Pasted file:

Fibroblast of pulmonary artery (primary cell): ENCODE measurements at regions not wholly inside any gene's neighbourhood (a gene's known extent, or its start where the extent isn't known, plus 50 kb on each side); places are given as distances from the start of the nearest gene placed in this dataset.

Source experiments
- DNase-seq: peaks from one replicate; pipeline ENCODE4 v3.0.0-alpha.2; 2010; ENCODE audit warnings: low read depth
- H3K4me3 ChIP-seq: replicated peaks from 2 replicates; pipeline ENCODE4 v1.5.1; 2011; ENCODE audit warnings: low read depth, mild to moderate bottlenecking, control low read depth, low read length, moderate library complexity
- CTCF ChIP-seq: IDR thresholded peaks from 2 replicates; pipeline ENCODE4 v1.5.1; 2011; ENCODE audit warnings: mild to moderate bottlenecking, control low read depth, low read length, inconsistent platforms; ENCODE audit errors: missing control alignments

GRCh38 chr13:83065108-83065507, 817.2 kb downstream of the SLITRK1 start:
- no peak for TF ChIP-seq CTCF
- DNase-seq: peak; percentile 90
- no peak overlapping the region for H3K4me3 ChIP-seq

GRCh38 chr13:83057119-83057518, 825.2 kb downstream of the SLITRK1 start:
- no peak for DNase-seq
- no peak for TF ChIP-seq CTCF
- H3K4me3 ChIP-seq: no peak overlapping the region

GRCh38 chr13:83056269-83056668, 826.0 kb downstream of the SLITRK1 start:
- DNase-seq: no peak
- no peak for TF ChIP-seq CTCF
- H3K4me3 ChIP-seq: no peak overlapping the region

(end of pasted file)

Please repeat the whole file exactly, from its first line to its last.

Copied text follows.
Fibroblast of pulmonary artery (primary cell): ENCODE measurements at regions not wholly inside any gene's neighbourhood (a gene's known extent, or its start where the extent isn't known, plus 50 kb on each side); places are given as distances from the start of the nearest gene placed in this dataset.

Source experiments
- DNase-seq: peaks from one replicate; pipeline ENCODE4 v3.0.0-alpha.2; 2010; ENCODE audit warnings: low read depth
- H3K4me3 ChIP-seq: replicated peaks from 2 replicates; pipeline ENCODE4 v1.5.1; 2011; ENCODE audit warnings: low read depth, mild to moderate bottlenecking, control low read depth, low read length, moderate library complexity
- CTCF ChIP-seq: IDR thresholded peaks from 2 replicates; pipeline ENCODE4 v1.5.1; 2011; ENCODE audit warnings: mild to moderate bottlenecking, control low read depth, low read length, inconsistent platforms; ENCODE audit errors: missing control alignments

GRCh38 chr13:83065108-83065507, 817.2 kb downstream of the SLITRK1 start:
- no peak for TF ChIP-seq CTCF
- DNase-seq: peak; percentile 90
- no peak overlapping the region for H3K4me3 ChIP-seq

GRCh38 chr13:83057119-83057518, 825.2 kb downstream of the SLITRK1 start:
- no peak for DNase-seq
- no peak for TF ChIP-seq CTCF
- H3K4me3 ChIP-seq: no peak overlapping the region

GRCh38 chr13:83056269-83056668, 826.0 kb downstream of the SLITRK1 start:
- DNase-seq: no peak
- no peak for TF ChIP-seq CTCF
- H3K4me3 ChIP-seq: no peak overlapping the region